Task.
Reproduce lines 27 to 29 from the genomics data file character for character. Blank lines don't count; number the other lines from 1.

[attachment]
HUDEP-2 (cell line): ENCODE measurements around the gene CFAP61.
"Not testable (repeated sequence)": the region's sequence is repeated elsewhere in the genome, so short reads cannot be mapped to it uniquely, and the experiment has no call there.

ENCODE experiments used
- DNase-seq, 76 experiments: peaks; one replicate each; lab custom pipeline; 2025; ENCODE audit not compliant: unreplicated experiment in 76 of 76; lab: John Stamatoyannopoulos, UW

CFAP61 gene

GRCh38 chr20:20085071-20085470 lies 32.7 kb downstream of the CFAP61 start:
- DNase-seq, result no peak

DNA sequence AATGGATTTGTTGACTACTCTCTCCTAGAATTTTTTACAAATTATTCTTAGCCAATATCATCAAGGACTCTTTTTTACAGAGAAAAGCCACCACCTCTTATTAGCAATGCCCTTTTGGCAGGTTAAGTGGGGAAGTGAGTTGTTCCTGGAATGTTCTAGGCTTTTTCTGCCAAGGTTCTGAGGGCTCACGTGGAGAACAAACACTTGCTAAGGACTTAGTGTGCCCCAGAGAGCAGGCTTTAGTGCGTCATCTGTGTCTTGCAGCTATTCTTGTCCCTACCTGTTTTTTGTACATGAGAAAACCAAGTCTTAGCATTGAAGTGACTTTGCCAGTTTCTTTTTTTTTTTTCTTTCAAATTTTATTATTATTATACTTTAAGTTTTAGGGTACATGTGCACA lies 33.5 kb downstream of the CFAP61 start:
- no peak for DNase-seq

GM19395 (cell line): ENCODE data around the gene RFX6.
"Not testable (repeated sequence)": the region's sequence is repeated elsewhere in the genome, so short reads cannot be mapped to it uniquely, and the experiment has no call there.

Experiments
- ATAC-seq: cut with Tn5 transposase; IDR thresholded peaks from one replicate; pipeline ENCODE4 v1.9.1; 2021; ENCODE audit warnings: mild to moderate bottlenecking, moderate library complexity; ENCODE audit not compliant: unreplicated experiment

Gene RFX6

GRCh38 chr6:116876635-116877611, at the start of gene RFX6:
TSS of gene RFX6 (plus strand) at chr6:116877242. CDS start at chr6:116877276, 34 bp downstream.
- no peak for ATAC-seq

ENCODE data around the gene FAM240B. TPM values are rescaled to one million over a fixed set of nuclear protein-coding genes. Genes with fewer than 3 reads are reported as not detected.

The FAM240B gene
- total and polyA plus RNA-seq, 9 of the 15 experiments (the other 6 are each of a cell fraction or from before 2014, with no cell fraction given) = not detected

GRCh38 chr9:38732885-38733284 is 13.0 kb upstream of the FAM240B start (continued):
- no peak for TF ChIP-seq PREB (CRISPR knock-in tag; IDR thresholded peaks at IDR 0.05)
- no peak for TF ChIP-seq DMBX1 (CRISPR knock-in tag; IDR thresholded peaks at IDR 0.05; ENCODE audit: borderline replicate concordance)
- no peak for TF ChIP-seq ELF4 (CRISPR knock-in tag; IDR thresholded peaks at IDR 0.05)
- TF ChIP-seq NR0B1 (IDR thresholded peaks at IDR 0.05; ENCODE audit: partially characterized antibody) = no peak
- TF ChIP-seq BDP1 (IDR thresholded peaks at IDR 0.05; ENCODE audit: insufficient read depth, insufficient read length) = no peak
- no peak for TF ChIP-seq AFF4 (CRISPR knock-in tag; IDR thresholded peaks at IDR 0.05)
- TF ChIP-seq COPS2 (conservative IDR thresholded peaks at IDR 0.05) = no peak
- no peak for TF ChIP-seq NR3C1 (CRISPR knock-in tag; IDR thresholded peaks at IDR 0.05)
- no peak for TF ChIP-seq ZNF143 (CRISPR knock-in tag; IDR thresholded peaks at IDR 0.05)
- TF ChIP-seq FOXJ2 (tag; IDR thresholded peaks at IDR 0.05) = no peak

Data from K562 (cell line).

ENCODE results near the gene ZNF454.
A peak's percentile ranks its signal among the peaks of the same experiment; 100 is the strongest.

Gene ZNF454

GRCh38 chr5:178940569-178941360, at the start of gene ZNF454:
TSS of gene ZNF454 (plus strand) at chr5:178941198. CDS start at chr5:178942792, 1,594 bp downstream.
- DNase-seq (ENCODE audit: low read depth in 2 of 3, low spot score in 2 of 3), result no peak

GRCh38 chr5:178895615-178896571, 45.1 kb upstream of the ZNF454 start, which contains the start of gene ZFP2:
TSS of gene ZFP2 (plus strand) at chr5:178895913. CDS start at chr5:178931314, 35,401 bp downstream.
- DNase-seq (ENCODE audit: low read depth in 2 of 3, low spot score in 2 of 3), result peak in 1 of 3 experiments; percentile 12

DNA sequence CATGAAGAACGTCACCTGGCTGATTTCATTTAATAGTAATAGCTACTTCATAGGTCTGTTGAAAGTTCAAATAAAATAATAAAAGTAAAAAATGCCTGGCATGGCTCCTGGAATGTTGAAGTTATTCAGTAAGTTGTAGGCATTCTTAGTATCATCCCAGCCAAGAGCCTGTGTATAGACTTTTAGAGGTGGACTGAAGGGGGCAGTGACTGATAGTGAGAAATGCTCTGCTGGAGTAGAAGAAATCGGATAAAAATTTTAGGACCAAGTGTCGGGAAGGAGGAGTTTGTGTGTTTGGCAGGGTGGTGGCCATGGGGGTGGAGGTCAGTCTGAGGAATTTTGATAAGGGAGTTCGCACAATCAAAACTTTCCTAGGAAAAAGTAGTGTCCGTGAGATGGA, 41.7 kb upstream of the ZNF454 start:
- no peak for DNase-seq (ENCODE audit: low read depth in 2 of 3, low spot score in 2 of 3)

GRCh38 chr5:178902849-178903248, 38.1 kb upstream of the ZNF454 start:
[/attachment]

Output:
- no peak for TF ChIP-seq AFF4 (CRISPR knock-in tag; IDR thresholded peaks at IDR 0.05)
- TF ChIP-seq COPS2 (conservative IDR thresholded peaks at IDR 0.05) = no peak
- no peak for TF ChIP-seq NR3C1 (CRISPR knock-in tag; IDR thresholded peaks at IDR 0.05)